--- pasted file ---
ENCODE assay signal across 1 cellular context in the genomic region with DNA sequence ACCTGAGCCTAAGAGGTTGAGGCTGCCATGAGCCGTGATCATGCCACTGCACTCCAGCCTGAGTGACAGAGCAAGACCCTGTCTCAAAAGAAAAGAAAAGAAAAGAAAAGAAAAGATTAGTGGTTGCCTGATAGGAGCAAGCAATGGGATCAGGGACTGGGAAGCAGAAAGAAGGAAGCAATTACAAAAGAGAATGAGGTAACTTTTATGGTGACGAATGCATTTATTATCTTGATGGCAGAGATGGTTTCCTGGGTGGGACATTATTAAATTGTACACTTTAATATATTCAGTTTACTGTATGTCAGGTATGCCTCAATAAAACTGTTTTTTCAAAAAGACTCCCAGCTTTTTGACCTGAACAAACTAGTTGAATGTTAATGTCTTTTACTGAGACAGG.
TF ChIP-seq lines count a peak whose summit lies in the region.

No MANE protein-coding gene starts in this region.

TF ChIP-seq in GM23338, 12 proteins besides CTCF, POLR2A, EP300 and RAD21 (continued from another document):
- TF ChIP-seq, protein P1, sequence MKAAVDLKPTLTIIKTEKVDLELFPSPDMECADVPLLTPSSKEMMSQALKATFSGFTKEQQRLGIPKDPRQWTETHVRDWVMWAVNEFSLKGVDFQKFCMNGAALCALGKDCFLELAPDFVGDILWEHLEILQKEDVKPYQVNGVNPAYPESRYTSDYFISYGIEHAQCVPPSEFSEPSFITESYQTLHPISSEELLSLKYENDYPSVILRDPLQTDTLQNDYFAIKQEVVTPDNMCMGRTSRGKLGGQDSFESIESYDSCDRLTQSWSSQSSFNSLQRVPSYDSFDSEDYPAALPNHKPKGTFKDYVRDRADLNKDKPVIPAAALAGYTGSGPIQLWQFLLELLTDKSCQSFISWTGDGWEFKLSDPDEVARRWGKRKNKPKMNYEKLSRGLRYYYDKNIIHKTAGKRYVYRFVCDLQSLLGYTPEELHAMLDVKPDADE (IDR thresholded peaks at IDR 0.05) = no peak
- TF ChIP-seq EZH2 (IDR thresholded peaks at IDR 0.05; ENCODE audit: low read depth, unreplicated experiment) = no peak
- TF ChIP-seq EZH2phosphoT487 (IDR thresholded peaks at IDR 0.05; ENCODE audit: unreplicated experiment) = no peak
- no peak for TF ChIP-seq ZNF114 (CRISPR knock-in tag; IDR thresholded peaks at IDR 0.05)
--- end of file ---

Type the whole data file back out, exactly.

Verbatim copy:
ENCODE assay signal across 1 cellular context in the genomic region with DNA sequence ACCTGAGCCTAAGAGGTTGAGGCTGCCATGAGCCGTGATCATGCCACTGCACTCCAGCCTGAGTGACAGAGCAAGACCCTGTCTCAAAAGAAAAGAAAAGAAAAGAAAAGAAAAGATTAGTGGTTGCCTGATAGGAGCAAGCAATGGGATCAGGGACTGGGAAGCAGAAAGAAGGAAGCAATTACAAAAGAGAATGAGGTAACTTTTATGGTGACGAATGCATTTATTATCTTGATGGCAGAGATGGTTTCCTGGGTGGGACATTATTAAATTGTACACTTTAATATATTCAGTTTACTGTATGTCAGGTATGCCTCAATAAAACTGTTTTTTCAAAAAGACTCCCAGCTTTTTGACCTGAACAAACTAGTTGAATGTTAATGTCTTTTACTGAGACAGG.
TF ChIP-seq lines count a peak whose summit lies in the region.

No MANE protein-coding gene starts in this region.

TF ChIP-seq in GM23338, 12 proteins besides CTCF, POLR2A, EP300 and RAD21 (continued from another document):
- TF ChIP-seq, protein P1, sequence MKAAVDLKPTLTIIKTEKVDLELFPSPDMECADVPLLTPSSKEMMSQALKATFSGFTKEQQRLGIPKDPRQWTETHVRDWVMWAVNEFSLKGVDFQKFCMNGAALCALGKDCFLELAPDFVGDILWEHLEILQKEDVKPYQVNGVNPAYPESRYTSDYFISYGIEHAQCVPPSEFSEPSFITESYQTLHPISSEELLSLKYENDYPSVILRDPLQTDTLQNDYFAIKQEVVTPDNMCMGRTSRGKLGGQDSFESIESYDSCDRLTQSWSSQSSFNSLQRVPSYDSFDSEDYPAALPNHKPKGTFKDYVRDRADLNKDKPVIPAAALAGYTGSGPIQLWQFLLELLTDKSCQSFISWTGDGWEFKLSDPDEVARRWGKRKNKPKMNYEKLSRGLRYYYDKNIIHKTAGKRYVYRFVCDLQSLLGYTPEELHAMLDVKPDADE (IDR thresholded peaks at IDR 0.05) = no peak
- TF ChIP-seq EZH2 (IDR thresholded peaks at IDR 0.05; ENCODE audit: low read depth, unreplicated experiment) = no peak
- TF ChIP-seq EZH2phosphoT487 (IDR thresholded peaks at IDR 0.05; ENCODE audit: unreplicated experiment) = no peak
- no peak for TF ChIP-seq ZNF114 (CRISPR knock-in tag; IDR thresholded peaks at IDR 0.05)